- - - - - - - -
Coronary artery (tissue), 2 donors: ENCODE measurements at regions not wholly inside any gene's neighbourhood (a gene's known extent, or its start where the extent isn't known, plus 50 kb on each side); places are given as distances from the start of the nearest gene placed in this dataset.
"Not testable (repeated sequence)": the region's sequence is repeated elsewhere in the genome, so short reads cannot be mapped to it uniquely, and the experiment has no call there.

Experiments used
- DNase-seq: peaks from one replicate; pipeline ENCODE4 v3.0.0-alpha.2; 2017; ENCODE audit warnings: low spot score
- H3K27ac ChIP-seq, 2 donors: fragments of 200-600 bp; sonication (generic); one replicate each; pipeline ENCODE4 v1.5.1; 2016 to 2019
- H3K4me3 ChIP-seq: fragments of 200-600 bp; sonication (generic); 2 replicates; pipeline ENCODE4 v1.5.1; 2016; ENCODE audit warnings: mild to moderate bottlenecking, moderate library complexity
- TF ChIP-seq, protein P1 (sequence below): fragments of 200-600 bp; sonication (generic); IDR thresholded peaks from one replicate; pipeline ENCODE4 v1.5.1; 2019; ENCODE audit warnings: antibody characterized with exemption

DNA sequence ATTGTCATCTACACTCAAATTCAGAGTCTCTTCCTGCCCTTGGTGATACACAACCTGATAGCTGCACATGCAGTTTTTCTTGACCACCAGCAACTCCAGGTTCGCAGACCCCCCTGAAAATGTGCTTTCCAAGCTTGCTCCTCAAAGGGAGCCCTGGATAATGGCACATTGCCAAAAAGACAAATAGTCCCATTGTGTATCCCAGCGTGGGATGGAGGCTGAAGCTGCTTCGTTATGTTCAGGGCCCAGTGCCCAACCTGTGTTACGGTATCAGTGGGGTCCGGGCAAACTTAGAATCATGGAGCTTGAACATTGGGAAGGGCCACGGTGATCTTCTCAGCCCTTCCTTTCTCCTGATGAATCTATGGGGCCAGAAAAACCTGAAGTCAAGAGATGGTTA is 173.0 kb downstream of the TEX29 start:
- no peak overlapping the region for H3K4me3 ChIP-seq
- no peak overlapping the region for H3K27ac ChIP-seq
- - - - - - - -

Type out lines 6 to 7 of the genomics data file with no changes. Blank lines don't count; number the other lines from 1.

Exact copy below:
- H3K4me3 ChIP-seq: fragments of 200-600 bp; sonication (generic); 2 replicates; pipeline ENCODE4 v1.5.1; 2016; ENCODE audit warnings: mild to moderate bottlenecking, moderate library complexity
- TF ChIP-seq, protein P1 (sequence below): fragments of 200-600 bp; sonication (generic); IDR thresholded peaks from one replicate; pipeline ENCODE4 v1.5.1; 2019; ENCODE audit warnings: antibody characterized with exemption